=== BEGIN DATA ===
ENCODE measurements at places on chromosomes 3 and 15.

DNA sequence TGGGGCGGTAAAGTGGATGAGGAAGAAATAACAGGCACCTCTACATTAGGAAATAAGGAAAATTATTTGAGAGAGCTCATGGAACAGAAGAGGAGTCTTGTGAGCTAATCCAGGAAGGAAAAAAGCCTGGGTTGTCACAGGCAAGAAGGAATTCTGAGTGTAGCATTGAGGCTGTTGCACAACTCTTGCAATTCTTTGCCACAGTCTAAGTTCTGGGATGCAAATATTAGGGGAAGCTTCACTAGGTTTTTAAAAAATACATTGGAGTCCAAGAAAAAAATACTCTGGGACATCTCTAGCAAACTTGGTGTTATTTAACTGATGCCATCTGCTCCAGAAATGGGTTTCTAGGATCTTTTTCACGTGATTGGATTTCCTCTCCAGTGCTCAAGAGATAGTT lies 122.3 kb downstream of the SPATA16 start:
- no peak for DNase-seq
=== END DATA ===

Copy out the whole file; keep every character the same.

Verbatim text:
ENCODE measurements at places on chromosomes 3 and 15.

DNA sequence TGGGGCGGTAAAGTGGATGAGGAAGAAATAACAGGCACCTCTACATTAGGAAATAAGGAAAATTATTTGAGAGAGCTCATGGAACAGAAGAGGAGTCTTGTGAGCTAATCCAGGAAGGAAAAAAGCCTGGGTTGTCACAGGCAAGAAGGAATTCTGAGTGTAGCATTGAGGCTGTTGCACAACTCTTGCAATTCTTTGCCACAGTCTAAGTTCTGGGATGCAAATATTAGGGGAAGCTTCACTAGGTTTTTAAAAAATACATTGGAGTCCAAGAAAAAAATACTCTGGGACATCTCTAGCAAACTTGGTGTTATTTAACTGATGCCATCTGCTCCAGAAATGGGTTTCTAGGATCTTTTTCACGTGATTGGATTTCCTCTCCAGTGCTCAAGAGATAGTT lies 122.3 kb downstream of the SPATA16 start:
- no peak for DNase-seq